High Court orders disclosure of DBA and funding


Stuart-Smith: Reasonable transparency required

The High Court has ordered the claimants in a major group action to disclose details of both the damages-based agreement (DBA) and third-party funding arrangements they have entered into.

Mr Justice Stuart-Smith the case would not be able to settle without such “reasonable transparency”.

The claimants are bringing the action on their own behalf and on behalf of more than 27,500 Nigerians who claim there were affected by an oil spill in 2011 for which they blame Shell.

Jalla & Ors v Royal Dutch Shell Plc & Ors [2020] EWHC 738 (TCC) dealt with consequential matters following on from the judge’s ruling on various preliminary issues, including limitation, earlier this month.

One of them was the funding of the case. The defendants requested clarity on “the exact role” played by the claimants’ solicitors, central London firm Johnson & Steller, “particularly in light of the [DBA] entered into with the claimants (in relation to which we reiterate our request for further information)”.

They also wanted to know the role played by Johnson & Steller’s ‘agents’, listed City law firm Rosenblatt, particularly as the claimants had previously disclosed that the latter was to be paid from the former’s share of its DBA in the event of success.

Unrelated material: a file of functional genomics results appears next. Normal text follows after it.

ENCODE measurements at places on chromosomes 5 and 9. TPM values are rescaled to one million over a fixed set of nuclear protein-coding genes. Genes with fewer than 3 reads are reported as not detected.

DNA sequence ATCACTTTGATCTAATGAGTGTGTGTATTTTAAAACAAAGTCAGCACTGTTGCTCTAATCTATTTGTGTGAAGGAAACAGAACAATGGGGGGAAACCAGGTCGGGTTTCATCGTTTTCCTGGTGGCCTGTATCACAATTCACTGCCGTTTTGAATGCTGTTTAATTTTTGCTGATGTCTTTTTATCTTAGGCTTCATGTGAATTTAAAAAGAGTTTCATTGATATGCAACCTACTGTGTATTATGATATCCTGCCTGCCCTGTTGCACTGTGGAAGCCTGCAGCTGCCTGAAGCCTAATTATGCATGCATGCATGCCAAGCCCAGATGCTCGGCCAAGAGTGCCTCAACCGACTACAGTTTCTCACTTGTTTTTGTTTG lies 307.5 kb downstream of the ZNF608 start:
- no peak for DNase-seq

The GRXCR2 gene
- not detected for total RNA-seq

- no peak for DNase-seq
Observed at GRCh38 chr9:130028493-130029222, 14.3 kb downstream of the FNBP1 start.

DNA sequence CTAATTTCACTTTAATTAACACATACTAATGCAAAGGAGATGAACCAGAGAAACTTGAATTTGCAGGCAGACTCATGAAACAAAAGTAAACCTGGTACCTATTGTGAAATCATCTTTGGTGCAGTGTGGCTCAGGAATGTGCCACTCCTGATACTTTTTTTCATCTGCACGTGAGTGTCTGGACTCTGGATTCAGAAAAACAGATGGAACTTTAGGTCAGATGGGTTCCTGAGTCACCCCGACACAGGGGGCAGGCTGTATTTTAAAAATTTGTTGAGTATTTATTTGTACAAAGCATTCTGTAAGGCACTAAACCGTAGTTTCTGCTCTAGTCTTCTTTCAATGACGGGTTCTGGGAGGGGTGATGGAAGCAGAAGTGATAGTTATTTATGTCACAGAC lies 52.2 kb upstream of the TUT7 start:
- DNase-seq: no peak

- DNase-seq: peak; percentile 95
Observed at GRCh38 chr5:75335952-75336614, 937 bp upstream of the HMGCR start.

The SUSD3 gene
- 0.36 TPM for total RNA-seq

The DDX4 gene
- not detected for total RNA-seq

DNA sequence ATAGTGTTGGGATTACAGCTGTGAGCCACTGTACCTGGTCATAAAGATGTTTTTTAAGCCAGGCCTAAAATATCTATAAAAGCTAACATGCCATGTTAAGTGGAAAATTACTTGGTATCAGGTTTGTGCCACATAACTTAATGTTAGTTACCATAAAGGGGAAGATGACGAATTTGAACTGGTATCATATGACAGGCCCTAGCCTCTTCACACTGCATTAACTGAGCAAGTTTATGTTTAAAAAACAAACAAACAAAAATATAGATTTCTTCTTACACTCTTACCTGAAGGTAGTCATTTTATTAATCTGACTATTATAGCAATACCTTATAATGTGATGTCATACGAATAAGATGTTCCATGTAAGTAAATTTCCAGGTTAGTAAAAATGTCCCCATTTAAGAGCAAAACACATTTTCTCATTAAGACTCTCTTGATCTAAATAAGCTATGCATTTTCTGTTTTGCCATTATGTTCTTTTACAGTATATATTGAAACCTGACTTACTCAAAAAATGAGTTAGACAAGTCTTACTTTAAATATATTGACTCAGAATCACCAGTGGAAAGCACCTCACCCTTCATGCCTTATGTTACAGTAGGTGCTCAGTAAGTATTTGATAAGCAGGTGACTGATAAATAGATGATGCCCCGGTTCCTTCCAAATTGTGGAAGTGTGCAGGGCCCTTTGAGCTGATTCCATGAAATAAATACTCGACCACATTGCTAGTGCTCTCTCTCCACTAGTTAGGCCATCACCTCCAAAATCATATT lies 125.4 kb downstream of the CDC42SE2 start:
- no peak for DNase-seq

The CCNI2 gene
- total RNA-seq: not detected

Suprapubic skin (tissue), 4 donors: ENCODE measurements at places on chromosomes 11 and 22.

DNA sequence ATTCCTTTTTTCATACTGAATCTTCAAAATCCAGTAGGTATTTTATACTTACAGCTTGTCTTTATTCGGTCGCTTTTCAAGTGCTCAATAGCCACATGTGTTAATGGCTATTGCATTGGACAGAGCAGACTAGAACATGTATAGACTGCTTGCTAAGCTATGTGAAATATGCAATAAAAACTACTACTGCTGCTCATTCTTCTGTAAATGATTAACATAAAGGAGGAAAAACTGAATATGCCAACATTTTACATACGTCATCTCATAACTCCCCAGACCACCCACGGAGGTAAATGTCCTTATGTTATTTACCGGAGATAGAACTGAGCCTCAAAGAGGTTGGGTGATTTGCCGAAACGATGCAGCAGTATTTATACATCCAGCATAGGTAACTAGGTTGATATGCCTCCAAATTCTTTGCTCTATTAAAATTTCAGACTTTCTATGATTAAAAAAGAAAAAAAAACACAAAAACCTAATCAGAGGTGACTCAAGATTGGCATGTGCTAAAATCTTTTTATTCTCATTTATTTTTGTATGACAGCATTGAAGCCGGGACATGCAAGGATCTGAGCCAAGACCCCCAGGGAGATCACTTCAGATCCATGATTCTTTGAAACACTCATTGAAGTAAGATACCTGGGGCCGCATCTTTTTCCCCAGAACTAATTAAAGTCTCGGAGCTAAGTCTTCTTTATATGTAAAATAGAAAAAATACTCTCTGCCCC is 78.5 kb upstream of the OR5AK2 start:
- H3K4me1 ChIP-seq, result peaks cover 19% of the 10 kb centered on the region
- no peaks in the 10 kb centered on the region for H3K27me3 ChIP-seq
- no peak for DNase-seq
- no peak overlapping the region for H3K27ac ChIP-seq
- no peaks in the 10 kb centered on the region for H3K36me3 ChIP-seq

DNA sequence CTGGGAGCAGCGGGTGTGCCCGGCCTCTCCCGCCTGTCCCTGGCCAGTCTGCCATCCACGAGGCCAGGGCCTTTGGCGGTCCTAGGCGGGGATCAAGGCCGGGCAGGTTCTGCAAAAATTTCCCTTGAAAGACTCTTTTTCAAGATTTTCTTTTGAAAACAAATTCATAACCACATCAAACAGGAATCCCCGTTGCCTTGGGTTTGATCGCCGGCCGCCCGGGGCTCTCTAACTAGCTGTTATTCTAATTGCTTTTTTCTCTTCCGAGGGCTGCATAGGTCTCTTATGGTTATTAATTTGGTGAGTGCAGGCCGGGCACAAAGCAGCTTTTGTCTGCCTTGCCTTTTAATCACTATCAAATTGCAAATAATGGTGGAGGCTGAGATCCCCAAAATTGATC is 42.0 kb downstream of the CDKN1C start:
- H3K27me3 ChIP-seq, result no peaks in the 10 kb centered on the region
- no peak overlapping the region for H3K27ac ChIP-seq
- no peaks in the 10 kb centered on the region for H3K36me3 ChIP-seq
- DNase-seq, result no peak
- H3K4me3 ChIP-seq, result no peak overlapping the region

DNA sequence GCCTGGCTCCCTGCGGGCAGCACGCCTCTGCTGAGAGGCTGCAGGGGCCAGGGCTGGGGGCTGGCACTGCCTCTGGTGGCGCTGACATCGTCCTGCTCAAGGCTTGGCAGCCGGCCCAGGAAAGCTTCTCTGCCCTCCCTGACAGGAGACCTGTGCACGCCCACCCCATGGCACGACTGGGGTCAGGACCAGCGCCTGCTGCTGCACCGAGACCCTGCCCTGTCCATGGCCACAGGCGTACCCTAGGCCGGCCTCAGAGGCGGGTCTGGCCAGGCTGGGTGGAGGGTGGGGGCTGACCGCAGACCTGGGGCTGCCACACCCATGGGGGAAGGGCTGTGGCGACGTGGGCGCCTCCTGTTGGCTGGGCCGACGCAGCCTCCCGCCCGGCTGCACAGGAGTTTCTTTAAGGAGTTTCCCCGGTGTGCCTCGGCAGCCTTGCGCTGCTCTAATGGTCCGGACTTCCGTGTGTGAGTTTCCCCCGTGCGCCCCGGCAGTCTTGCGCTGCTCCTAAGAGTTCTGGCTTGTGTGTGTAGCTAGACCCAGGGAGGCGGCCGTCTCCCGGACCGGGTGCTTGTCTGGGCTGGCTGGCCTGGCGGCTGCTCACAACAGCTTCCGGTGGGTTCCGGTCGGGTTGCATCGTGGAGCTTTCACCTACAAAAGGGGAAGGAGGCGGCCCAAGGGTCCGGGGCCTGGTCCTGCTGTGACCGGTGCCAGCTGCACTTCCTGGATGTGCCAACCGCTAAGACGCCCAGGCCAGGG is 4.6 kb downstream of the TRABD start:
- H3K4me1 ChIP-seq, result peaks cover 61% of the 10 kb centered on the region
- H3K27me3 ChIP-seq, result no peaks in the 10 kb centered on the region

In addition, they sought details of any third-party funding arrangements, including how much the funder would receive in the event of winning and whether it covered adverse costs.

Stuart-Smith J said: “The information is relevant both to questions of costs and to settlement and, in my judgment, should be provided in order that the defendants and the court may understand what the risks to which the defendants are exposed may be and the extent to which the playing field is, in this respect, not level.

“This court is prepared to take judicial notice of the fact that settlement of large litigation is rendered virtually impossible in the absence of reasonable transparency about these matters.”

The judge ordered the claimants to provide the information by 1 April, and said any objection would be decided on the papers based on submissions limited to 750 words from each side.




Leave a Comment

By clicking Submit you consent to Legal Futures storing your personal data and confirm you have read our Privacy Policy and section 5 of our Terms & Conditions which deals with user-generated content. All comments will be moderated before posting.

Required fields are marked *
Email address will not be published.

This site uses Akismet to reduce spam. Learn how your comment data is processed.